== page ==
#6 Crypto wallets proliferate

Despite the crypto storms of 2022 (Bitcoin, is currently down 75% since its all time high), cryptographic forms of money continue to develop and integrate with the traditional economy. All crypto owners need a spot to store their coins, so crypto wallets look set to become more ubiquitous in Web3 models of the future, in contrast to the traditional credit/debit card payments found in in Web 2.0.

crypto wallets : tech predictions for 2023

Expect many more options to open up in the crypto wallet space in 2023 as multiple players vie for this lucrative (but highly volatile) market.

#7 Apple joins AR/VR

Mass production of Apple’s mixed-reality headset is said to be beginning in March next year, so 2023 marks the year Apple finally joins augmented reality (AR) and virtual reality (VR) worlds. Apple has been working on AR, VR, and mixed reality headsets for years, but has faced development struggles that have slowed progress. Apple is apparently developing at least two AR projects that include an augmented reality headset (coming in 2023) followed by a pair of augmented reality glasses – so-called ‘Apple Glasses’ – coming at a later date. 

#8 DAOs everywhere

2023 is predicted to be the year of the networked DAO. DAOs, or Digital Autonomous Organisations, are a core part of Web3 – the internet of people (IoP) – and are based on the concept that an organisation just comprises (a) people and (b) the rules which govern how it operates, with those rules being set and enforced through distributed technology. All rules and governance for DAOs are enshrined in contracts running on a blockchain. For their fans, DAOs provide resilient, decentralised systems of governance which don’t require centralised authority and can function largely autonomously. They are essentially member-owned communities that aren’t influenced by a central government.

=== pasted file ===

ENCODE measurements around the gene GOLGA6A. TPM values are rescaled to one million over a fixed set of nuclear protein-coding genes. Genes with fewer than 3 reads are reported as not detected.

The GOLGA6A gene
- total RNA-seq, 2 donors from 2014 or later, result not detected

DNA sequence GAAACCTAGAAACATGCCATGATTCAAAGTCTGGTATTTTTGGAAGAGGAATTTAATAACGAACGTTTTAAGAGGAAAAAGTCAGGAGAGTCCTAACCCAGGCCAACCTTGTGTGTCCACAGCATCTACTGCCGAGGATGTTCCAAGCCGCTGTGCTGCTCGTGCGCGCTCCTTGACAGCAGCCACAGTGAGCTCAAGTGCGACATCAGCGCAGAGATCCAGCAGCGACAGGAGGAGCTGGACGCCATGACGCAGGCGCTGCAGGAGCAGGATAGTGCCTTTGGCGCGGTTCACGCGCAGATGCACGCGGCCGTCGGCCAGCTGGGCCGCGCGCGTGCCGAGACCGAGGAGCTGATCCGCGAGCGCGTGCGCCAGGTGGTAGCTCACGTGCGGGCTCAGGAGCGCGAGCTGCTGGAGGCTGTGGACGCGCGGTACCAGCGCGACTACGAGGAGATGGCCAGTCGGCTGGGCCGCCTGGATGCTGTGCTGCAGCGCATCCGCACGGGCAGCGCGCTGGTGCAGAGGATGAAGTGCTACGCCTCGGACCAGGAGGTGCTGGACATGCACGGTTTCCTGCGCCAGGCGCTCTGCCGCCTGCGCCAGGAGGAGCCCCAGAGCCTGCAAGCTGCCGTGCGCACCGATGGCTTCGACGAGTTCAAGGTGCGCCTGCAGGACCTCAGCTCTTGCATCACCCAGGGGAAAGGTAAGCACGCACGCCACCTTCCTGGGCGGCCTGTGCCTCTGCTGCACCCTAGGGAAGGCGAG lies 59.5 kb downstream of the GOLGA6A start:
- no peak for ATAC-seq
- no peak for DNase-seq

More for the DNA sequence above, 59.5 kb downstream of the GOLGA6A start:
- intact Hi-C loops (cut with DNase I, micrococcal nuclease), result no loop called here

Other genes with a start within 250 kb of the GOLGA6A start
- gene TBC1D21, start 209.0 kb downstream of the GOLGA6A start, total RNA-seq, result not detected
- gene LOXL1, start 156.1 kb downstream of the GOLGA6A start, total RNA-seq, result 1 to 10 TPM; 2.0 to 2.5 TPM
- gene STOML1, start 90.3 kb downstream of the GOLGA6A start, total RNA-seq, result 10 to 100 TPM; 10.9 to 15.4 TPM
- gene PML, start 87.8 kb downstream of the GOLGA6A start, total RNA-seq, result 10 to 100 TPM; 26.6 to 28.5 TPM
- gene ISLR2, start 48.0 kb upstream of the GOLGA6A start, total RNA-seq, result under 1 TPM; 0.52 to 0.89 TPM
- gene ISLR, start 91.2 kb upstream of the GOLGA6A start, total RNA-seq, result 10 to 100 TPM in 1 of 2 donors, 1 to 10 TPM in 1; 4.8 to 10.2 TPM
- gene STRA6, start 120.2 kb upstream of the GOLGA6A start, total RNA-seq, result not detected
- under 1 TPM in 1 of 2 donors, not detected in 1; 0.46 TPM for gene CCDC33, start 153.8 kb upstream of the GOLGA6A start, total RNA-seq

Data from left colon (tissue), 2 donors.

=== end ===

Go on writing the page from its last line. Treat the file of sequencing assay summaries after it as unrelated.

The legal status of DAOs are unclear and many of them are shadowy organisations, often involved in crypto trading or software development. But you’ll be hearing a lot more about them in 2023.

#9 Social media storms

Who can predict what will happen to Twitter under its most unpredictable of owners, Elon Musk, in 2023? Equally unknown is the fate of troubled Facebook under the Metaverse-obsessed Mark Zuckerberg. In my tech predictions last year I said that Zuck would silo Facebook into a separate business and I still maintain that’s a possibility. I’m going to stick my neck out though and predict that Elon and Twitter will part company in 2023 as Tesla’s shareholders put pressure on him to cease the distraction from his cash cow. Twitter is just going to prove too hard a nut for him to crack. But, who knows, Zuck might take it off his hands? Whatever happens, it’s going to be all-change in social media next year.

#10 Legislation starts to bite

The last of my tech predictions of 2023 is born more from hope than expectation. With the UK’s Online Safety Bill, the EU Digital Markets Act and the California’s Age-Appropriate Design Code all either enacted into legislation or very shortly about to be, 2023 could finally be the year that law-makers clamp down on the worst aspects of the digital world and act on child safety, data privacy and freedom from manipulative ad algorithms. We’ve been waiting a long time, surely 2023 is the year the sheriff will arrive in the digital Wild West? We can but hope…

My Brain Has Too Many Tabs Open by Tanya Goodin

If you enjoyed my tech predictions for 2023 and want to read more about my thinking about our complicated relationship with tech – and my thoughts about how we can improve it, pick up a copy of my new book.